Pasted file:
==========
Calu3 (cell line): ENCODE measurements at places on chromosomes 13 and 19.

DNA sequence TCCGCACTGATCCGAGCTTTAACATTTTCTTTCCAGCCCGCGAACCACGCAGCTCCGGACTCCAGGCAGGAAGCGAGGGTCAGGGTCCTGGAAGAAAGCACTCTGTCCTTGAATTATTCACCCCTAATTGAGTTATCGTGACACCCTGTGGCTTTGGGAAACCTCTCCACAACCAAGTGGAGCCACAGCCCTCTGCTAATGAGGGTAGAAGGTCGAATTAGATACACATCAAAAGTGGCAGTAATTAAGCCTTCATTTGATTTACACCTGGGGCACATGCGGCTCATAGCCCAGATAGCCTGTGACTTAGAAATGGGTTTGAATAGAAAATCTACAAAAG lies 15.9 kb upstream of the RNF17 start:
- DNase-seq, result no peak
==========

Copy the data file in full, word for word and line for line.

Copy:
Calu3 (cell line): ENCODE measurements at places on chromosomes 13 and 19.

DNA sequence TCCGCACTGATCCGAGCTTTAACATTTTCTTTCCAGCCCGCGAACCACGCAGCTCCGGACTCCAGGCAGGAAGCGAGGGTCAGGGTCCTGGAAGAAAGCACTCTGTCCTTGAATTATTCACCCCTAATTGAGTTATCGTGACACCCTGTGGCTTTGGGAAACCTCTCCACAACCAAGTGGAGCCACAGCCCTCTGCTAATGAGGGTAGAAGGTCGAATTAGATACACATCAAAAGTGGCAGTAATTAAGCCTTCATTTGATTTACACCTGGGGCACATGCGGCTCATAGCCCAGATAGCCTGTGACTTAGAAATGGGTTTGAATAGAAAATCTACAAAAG lies 15.9 kb upstream of the RNF17 start:
- DNase-seq, result no peak